• Alectoris chukar;
  • chicks;
  • chukar;
  • Colinus virginianus;
  • northern bobwhite;
  • radiotelemetry;
  • transmitters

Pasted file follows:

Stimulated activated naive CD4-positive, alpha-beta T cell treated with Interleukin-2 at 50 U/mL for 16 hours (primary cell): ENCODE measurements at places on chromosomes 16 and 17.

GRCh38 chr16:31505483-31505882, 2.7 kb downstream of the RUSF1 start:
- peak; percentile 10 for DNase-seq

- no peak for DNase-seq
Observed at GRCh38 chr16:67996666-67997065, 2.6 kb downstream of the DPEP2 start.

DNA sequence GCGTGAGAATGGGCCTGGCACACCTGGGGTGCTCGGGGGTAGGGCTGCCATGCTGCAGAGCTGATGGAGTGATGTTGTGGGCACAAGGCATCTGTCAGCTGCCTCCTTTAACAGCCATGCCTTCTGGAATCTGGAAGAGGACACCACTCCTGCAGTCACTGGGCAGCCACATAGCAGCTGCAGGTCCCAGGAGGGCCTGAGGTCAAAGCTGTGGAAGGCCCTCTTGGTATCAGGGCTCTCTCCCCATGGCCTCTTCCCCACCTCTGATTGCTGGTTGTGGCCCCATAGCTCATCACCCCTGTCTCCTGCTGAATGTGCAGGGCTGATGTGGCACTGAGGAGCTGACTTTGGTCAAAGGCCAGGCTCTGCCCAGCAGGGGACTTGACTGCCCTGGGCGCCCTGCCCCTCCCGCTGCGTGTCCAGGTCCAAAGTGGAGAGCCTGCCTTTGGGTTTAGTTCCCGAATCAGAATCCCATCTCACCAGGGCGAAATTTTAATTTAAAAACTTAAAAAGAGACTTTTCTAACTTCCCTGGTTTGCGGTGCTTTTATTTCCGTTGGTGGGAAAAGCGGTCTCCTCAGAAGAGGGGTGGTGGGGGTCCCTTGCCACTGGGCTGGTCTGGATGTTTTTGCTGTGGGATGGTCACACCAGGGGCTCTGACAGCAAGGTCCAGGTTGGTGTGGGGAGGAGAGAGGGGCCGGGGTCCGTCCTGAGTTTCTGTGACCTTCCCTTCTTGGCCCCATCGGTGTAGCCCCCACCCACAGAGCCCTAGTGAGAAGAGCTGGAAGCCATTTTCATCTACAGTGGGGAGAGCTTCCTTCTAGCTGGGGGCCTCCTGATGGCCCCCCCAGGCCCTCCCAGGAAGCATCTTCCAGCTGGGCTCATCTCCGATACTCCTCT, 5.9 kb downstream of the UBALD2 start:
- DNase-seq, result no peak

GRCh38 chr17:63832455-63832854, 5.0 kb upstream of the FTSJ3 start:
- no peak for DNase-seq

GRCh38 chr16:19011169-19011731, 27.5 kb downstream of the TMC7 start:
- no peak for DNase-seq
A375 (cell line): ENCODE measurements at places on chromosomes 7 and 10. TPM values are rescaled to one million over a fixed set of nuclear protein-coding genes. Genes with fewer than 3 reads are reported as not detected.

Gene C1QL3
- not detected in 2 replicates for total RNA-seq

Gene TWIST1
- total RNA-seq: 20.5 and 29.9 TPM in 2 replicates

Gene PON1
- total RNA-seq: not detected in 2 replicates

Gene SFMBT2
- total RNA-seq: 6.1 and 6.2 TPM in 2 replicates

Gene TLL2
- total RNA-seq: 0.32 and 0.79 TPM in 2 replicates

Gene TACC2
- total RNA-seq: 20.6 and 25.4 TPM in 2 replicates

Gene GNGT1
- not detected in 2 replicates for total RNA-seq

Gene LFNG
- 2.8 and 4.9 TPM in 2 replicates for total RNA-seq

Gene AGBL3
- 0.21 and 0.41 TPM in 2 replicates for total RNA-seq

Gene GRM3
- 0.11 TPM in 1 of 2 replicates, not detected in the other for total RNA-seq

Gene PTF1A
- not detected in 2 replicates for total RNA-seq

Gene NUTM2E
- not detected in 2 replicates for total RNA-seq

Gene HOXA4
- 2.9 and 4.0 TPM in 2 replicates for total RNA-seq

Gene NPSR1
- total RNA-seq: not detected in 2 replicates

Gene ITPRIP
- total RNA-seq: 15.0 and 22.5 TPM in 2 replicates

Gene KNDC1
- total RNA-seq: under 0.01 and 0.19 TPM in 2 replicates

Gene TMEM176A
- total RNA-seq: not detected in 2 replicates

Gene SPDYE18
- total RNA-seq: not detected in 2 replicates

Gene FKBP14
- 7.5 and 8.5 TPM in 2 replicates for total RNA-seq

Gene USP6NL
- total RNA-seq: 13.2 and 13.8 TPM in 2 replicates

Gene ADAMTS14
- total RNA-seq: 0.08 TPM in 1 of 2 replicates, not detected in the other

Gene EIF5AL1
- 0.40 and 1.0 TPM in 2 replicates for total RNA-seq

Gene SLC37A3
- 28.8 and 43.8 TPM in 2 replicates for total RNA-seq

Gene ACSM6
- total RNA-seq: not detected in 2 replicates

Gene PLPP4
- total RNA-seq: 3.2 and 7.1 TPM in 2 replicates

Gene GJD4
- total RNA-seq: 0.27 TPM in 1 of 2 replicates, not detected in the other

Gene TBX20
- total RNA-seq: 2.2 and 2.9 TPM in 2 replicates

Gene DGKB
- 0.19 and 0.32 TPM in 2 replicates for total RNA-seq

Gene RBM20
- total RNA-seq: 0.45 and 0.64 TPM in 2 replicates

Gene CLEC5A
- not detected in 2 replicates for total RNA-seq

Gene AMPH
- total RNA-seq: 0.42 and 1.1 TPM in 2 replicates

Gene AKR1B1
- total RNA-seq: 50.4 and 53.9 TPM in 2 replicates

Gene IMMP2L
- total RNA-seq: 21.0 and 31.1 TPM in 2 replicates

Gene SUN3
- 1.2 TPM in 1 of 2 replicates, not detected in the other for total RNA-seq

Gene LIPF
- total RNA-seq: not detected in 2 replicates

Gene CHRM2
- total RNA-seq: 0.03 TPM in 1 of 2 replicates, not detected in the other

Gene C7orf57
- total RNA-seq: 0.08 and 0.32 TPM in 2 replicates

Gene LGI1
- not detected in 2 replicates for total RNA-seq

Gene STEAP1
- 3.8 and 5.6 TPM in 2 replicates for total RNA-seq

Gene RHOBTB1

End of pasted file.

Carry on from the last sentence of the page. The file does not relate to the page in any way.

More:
We compared 4 external radiotransmitter attachment techniques to determine the optimum attachment method on chicks of 2 galliform species. The attachment methods included tissue glue, silicone gel, suturing, and leg harness. The study was conducted in captivity with a 2-phase assessment: first with northern bobwhite (Colinus virginianus), and then chukar (Alectoris chukar) chicks. We applied each technique and assessed effects on growth rates, retention times, ease of attaching the transmitter, and effects on physical development. No apparent adverse impacts on chicks were observed for any of the attachment techniques. We found the leg-harness technique was most reliable in terms of retention time, required the least amount of handling time, and was the simplest to administer. Modifications to our suture technique likely would result in similar retention times, but would still require additional handling time and complexity in attaching transmitters. © 2011 The Wildlife Society.